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DC_

How much it will cost to dev a game...

13 posts in this topic

So, I have a contact that was the lead for the first Medal of Honor with Steven Spielberg (Tom Kudirka of 2015.com), and I told him I was interested in deving a Quake Live knock-off (with much improvement), which is a competition FPS arena shooter.

 

Anyway, he remarks that he would love to go into dev with me on this project, as long as I had the several million it would cost for production, sighting that the AAA games cost $10s of millions to produce. 

 

Ok...

 

I have the market influence and penetration for audience support of this game, I have the business, marketing and management experience to run a dev company (have held top exec roles in dif companies, and am a CEO of a Charity today), and I have pro-gamers (and a little bother who is pro) as friends who would fully support our release..and I can raise money for funding...but I am not interested in funding or building the next AAA release. 

 

I just want to build a better Quake Live, as Bethesda (the company who acquired id software) is totally neglecting supporting the game and is losing its player base. I know we can do it better...

 

So here I am looking to build a team, and honestly looking at what kind of budget I would need to do it - and on a budget, as an indie dev start-up?

 

I'd like to dev on the unreal engine, and it's just gotten insanely cheap to licence btw. I'd want this to mimic QL in the sense that it would be a competition first person arena shooter, based on performance before eye-candy (but that's important too). I have some ideas that would really set this apart, but I also know what is needed to attract the hard-core crowd and keep them.

 

So yes, multiple points here, but with that...

 

Can anyone give me a ballpark idea of what kind of budget it would take to do something like this, from front to back?

 

Thank you,

 

DC

Edited by DC_
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From various sources, about 4 years in development (announced 2007, first released 2010), and I'm guessing about 100 main people although I cannot find the credits list. They possibly used less because they had the existing engine and they had the experts who wrote the engine.

 

4 years * 12 months/year * $10000 developer cost/month * 100 developer  = roughly $48M cost for development.

 

Plus likely another $40M in advertising, and another $30M in hardware and infrastructure. 

 

So to fund your initial launch: $120M.

 

After that, probably only $5M/year to maintain the infrastructure, and another $40M/year for all the continuous additions to keep the game fresh.

Edited by frob
Add units to the math so it makes more sense to beginners
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It ain't easy being cheesy...yeah, so I guess I am way off in my calculations. So everything I am hearing, reading and seeing in putting together a competitive online FPS is no small feat. As per my research, a lot of the AAA games were a lot less in way of cost to deploy and market (where marketing is a huge part of the cost) from what you state above frob. I do feel these cost estimates may be a bit exaggerated, and can be curbed quite a bit as per what Tom from 2015 is telling me. Is there really no way to do something like this on a smaller budget???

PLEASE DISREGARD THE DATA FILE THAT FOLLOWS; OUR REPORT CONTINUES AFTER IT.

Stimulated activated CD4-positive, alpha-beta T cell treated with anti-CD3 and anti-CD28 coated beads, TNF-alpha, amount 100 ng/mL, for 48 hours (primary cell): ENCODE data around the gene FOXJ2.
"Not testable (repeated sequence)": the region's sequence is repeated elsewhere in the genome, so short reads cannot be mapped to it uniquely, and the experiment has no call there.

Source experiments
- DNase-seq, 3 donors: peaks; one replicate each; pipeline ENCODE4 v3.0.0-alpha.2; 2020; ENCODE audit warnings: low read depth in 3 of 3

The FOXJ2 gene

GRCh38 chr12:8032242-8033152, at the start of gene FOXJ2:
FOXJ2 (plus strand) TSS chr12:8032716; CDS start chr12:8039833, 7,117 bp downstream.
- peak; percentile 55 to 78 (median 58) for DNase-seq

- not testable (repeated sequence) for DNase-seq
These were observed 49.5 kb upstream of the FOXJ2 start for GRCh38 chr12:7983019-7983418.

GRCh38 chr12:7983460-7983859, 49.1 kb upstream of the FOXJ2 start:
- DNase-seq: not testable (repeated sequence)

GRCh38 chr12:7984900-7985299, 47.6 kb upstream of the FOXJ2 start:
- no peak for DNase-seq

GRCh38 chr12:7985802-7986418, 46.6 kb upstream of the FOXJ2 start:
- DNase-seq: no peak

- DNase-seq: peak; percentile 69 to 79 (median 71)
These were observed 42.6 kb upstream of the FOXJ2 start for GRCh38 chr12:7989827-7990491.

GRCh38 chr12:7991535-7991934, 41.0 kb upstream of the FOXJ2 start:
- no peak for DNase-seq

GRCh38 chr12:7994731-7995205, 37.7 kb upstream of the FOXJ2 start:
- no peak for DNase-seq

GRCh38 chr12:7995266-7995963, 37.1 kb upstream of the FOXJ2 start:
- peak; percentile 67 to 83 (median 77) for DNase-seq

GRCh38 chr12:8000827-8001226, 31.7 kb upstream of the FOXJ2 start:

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Sure you can have a smaller budget. That means you make a smaller game.  Development costs are simple enough to estimate.

 

Time to develop * number of developers * cost per developer yields development cost.

 

The cost per developer in the US is about $10,000 per month.  That is not the person's salary, it is the approximate cost to the employer for the individual's needs, including salary, business insurance, taxes, support staff, and more.

 

The two variables you can play with are time to develop and number of developers.

 

Two months and a team of five? That's $100K for development.

Six months and a team of ten? That's $6M  $600K for development. (edit: never trust brain for quick math)

 

Be sure you include enough time for iteration, testing and debugging.

 

Once you have done that, you also need to advertise the game. Frequently the ad budget is similar to the total development budget. 

 

There are all the non-development costs. You want servers around the world? You want lots of bandwidth? You want people to reboot the servers when they go down? You want to handle support calls? You want to accept and process billing? You want to have an active user community? None of those are free, and all must be in place before launch. Those are usually similar in magnitude to the development cost.

 

So:

 

Development cost = time * number of developers * $10,000

Full cost to develop and launch = development cost * 3

 

Then you will want to continue to provide additional engaging content, and likely continued advertising. Those multiply similarly.

 

 

 

Custom software development is expensive.  The only reason commodity software is cheap to the consumer is that the costs are divided by the huge number of customers.

Edited by frob